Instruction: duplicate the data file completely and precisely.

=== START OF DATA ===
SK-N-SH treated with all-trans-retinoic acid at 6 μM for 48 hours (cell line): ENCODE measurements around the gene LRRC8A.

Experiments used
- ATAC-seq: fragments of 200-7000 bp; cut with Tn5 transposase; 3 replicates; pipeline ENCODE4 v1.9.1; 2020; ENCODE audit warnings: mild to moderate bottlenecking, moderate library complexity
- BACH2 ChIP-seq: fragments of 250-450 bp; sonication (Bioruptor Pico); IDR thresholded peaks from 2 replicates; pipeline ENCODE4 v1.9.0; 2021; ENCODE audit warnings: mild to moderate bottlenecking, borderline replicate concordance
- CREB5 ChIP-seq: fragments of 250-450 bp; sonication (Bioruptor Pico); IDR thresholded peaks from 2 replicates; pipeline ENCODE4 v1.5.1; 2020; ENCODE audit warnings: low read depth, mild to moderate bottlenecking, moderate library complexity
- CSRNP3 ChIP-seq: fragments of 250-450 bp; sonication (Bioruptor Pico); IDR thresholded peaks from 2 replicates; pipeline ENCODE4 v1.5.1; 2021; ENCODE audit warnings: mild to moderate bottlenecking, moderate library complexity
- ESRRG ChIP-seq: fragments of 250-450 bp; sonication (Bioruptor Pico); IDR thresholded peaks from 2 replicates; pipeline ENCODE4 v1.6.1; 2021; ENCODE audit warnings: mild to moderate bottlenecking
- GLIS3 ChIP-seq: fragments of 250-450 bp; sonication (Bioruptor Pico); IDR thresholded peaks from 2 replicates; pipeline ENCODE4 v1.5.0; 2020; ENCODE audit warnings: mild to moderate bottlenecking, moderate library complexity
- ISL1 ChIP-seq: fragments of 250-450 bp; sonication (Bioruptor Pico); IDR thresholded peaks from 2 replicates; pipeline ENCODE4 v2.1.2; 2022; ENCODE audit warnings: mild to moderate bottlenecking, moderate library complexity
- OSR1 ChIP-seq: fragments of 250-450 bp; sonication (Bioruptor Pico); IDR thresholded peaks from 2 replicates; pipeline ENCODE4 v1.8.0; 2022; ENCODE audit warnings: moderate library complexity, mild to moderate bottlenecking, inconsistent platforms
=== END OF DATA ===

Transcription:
SK-N-SH treated with all-trans-retinoic acid at 6 μM for 48 hours (cell line): ENCODE measurements around the gene LRRC8A.

Experiments used
- ATAC-seq: fragments of 200-7000 bp; cut with Tn5 transposase; 3 replicates; pipeline ENCODE4 v1.9.1; 2020; ENCODE audit warnings: mild to moderate bottlenecking, moderate library complexity
- BACH2 ChIP-seq: fragments of 250-450 bp; sonication (Bioruptor Pico); IDR thresholded peaks from 2 replicates; pipeline ENCODE4 v1.9.0; 2021; ENCODE audit warnings: mild to moderate bottlenecking, borderline replicate concordance
- CREB5 ChIP-seq: fragments of 250-450 bp; sonication (Bioruptor Pico); IDR thresholded peaks from 2 replicates; pipeline ENCODE4 v1.5.1; 2020; ENCODE audit warnings: low read depth, mild to moderate bottlenecking, moderate library complexity
- CSRNP3 ChIP-seq: fragments of 250-450 bp; sonication (Bioruptor Pico); IDR thresholded peaks from 2 replicates; pipeline ENCODE4 v1.5.1; 2021; ENCODE audit warnings: mild to moderate bottlenecking, moderate library complexity
- ESRRG ChIP-seq: fragments of 250-450 bp; sonication (Bioruptor Pico); IDR thresholded peaks from 2 replicates; pipeline ENCODE4 v1.6.1; 2021; ENCODE audit warnings: mild to moderate bottlenecking
- GLIS3 ChIP-seq: fragments of 250-450 bp; sonication (Bioruptor Pico); IDR thresholded peaks from 2 replicates; pipeline ENCODE4 v1.5.0; 2020; ENCODE audit warnings: mild to moderate bottlenecking, moderate library complexity
- ISL1 ChIP-seq: fragments of 250-450 bp; sonication (Bioruptor Pico); IDR thresholded peaks from 2 replicates; pipeline ENCODE4 v2.1.2; 2022; ENCODE audit warnings: mild to moderate bottlenecking, moderate library complexity
- OSR1 ChIP-seq: fragments of 250-450 bp; sonication (Bioruptor Pico); IDR thresholded peaks from 2 replicates; pipeline ENCODE4 v1.8.0; 2022; ENCODE audit warnings: moderate library complexity, mild to moderate bottlenecking, inconsistent platforms